What does a Technical Writer do?

Median Pay $70,930
Growth Rate 11%
Citation Retrieved from BLS.gov

A technical writer is responsible for creating content for journal articles, technical and instructional manuals, training guides, and assessments. They organize content into a document that can be easily understood. They often interact with other technical writers or subject matter experts to ensure accuracy of information.

Technical writers gather and help develop technical information for various companies, manufactures, designers, or clients. A technical writer can be found employed in a variety of locations but mostly work in engineering and computer companies on a full-time basis.

How to Become a Technical Writer

technical writer

A bachelor’s degree is required to become a technical writer. Typical degrees are seen are in communication, journalism, or English. Coursework may include editing, web writing, journalism, nonfiction, and business writing classes. It would also be advantageous to have some understanding of the industry that you are writing for as well.

With the increasing use of technology, you must also be able operate computers, use publishing software, and have basic web development skills. Many companies are reducing paper use and are switching to online and virtual training. You must also be detailed oriented, problem solve, and have the ability to simplify information.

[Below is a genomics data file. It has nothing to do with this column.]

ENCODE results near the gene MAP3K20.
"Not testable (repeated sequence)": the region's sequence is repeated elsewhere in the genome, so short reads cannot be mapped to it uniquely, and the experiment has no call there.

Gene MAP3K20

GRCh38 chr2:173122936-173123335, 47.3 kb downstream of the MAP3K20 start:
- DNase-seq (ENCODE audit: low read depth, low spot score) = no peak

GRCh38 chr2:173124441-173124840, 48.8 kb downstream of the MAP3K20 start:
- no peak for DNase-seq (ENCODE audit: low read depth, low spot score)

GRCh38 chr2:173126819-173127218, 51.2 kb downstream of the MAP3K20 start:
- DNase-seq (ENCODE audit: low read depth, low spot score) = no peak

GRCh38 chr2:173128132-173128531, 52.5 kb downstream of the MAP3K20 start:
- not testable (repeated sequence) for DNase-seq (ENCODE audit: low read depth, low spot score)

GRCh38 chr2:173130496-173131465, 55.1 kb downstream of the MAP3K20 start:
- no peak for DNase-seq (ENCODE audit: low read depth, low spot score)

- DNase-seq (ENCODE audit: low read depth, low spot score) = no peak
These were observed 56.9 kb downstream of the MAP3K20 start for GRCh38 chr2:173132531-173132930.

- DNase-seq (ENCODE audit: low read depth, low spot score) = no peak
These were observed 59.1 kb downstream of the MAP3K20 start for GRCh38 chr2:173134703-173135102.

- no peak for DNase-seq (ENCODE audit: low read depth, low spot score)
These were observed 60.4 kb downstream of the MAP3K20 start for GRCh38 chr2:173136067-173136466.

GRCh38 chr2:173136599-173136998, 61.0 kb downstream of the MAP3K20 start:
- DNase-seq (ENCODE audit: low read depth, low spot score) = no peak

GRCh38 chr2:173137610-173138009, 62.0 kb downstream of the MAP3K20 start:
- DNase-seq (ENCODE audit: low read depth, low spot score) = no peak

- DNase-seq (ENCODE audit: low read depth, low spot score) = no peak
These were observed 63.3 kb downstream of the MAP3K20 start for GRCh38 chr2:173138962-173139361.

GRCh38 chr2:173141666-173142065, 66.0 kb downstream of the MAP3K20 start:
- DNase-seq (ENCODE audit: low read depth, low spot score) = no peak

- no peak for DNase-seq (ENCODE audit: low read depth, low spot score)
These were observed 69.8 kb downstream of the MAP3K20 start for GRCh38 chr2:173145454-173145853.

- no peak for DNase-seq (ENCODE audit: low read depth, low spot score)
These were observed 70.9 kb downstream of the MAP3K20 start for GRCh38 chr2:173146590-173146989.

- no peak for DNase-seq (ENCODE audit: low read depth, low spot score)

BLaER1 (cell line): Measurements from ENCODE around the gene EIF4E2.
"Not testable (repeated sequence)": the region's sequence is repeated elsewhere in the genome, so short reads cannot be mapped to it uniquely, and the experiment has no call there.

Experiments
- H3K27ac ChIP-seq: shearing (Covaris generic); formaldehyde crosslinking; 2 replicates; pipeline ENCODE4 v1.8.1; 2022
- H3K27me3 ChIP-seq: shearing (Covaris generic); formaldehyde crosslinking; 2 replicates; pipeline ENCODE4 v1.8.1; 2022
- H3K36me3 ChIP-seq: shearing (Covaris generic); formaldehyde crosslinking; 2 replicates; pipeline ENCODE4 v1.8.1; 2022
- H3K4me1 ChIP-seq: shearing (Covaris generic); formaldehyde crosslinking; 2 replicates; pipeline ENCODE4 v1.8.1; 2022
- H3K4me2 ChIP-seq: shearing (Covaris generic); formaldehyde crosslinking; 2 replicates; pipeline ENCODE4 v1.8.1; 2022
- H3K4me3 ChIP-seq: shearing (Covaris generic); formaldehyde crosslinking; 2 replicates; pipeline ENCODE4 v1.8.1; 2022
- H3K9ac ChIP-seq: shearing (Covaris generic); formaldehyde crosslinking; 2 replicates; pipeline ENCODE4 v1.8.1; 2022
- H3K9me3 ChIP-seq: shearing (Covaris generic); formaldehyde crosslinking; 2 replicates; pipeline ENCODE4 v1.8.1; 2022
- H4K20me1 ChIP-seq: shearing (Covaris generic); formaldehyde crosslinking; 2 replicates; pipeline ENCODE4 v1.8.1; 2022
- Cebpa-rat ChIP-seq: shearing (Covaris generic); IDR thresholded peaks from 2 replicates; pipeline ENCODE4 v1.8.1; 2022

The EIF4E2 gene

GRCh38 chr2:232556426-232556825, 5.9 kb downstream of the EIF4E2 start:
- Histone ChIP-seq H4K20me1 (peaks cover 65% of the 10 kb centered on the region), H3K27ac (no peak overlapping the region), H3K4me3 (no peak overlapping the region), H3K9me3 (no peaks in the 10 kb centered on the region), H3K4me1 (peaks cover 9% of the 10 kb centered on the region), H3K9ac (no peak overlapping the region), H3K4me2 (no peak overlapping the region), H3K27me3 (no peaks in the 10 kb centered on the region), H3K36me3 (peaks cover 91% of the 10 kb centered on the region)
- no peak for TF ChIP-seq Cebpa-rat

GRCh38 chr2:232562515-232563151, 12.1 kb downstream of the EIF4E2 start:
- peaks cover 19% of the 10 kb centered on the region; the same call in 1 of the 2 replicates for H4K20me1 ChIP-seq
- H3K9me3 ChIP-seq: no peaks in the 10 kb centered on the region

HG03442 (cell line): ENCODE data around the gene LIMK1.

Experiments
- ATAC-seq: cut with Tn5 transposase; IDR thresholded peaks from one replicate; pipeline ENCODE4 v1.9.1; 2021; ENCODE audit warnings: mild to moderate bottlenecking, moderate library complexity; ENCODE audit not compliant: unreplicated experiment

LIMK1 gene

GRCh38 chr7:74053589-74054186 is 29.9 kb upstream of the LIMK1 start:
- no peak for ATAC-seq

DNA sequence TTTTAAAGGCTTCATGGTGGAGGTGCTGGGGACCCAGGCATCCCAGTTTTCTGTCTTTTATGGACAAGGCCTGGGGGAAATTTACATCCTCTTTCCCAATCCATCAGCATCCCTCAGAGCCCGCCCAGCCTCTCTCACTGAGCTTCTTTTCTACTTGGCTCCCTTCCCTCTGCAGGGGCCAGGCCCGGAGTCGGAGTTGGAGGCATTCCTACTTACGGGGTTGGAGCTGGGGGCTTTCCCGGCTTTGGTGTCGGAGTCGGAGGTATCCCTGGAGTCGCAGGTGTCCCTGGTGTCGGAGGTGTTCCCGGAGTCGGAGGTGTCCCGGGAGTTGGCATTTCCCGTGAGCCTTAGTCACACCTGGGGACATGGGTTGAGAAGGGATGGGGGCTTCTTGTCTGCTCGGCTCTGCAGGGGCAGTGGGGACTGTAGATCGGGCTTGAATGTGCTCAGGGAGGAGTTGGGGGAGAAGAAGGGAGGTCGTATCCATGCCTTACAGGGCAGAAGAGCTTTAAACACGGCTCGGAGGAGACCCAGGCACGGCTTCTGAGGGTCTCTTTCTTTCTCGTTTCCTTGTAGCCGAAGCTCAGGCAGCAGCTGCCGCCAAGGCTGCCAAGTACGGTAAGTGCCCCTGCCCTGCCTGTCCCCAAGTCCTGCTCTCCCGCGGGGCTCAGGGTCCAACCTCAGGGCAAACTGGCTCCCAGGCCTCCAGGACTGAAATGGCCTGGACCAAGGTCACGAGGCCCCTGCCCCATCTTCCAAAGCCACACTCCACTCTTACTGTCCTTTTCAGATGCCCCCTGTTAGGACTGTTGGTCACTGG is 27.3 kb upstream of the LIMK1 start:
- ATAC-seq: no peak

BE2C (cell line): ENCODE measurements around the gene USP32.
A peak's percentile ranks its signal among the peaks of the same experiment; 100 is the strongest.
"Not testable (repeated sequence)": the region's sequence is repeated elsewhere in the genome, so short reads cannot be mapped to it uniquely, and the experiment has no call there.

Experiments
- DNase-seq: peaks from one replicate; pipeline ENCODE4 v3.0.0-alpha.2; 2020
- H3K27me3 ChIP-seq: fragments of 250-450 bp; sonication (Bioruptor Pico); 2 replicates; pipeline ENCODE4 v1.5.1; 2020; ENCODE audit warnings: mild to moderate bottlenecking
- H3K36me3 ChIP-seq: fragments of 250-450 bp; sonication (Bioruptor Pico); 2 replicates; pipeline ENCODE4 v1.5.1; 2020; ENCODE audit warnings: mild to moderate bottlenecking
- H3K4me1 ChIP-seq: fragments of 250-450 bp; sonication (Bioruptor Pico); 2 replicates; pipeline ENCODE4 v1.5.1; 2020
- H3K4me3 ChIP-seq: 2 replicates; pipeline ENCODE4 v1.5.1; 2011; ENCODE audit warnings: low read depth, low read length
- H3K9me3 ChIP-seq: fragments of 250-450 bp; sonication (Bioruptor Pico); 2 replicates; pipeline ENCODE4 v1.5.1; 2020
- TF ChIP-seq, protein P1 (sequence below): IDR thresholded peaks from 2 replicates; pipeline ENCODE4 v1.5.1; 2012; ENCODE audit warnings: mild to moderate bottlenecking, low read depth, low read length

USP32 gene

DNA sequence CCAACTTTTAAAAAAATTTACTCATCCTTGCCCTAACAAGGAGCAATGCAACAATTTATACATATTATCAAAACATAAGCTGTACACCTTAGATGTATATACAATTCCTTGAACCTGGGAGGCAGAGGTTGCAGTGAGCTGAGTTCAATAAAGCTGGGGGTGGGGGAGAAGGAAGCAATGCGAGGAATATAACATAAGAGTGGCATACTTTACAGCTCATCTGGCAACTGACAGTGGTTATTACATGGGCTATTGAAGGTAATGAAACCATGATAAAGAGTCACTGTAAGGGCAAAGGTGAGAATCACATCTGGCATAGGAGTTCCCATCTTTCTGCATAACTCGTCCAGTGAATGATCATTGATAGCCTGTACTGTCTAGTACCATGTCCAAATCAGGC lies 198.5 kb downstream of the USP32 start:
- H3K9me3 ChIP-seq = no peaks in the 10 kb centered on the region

Job Description of a Technical Writer

A technical writer clarifies complex content or materials by using set standards, conciseness, appropriate terminology, and directed styles. They make any changes or edit materials developed by other writers. They provide diagrams, photographs, sketches, or charts to illustrate information. They may assist with the layout of materials for publication.

The technical writer arranges distribution, typing, or duplication of materials. He or she would create, maintain, and update an online help documentation system when needed. They keep abreast of any changes in product technology, production methods, and other materials by reading journals and interviewing personnel. In addition they examine mockups, drawings, specifications, or product samples to integrate production sequences and operating procedures. This occupation can require you to train or supervise others and coordinate specific tasks. Job opportunities, especially with those with technical skills, are expected to be good.

Article Citations

Bureau of Labor Statistics, U.S. Department of Labor, Occupational Outlook Handbook, Technical Writers.

National Center for O*NET Development. 27-3042.00. O*NET OnLine.